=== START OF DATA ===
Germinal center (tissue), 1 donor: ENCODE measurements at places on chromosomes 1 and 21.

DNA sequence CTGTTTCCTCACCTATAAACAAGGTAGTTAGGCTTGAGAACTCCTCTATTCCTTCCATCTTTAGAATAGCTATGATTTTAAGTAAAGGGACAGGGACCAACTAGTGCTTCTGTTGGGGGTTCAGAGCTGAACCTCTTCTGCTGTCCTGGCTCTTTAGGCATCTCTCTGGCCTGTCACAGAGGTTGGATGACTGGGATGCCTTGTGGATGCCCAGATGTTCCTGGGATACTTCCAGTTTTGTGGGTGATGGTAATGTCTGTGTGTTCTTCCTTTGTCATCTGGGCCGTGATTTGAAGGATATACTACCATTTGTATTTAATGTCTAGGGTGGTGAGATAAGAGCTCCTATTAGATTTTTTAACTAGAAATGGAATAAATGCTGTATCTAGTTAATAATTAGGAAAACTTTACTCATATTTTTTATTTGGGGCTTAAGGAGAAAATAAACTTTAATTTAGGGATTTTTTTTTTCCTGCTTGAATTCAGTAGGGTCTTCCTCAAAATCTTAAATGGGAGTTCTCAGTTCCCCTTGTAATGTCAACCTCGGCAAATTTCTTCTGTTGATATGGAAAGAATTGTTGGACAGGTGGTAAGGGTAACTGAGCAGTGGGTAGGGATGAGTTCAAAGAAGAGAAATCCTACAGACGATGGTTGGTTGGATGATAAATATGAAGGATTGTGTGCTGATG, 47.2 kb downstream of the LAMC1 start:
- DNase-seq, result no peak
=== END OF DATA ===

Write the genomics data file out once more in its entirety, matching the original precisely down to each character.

Germinal center (tissue), 1 donor: ENCODE measurements at places on chromosomes 1 and 21.

DNA sequence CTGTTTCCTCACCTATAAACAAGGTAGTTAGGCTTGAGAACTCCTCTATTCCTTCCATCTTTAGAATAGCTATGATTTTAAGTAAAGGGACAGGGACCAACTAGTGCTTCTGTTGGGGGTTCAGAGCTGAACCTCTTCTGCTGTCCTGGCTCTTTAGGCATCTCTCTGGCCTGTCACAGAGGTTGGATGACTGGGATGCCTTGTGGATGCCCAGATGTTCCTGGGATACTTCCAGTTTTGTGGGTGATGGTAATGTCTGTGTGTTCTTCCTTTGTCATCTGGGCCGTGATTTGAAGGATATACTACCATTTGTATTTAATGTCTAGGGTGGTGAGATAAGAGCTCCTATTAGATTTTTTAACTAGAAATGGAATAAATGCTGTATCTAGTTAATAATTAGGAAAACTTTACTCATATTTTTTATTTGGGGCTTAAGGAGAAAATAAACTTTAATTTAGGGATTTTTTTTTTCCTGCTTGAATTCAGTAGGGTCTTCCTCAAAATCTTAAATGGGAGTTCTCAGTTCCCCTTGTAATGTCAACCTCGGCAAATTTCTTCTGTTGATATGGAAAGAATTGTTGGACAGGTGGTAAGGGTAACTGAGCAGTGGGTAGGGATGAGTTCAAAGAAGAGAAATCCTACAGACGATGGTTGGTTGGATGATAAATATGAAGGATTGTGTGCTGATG, 47.2 kb downstream of the LAMC1 start:
- DNase-seq, result no peak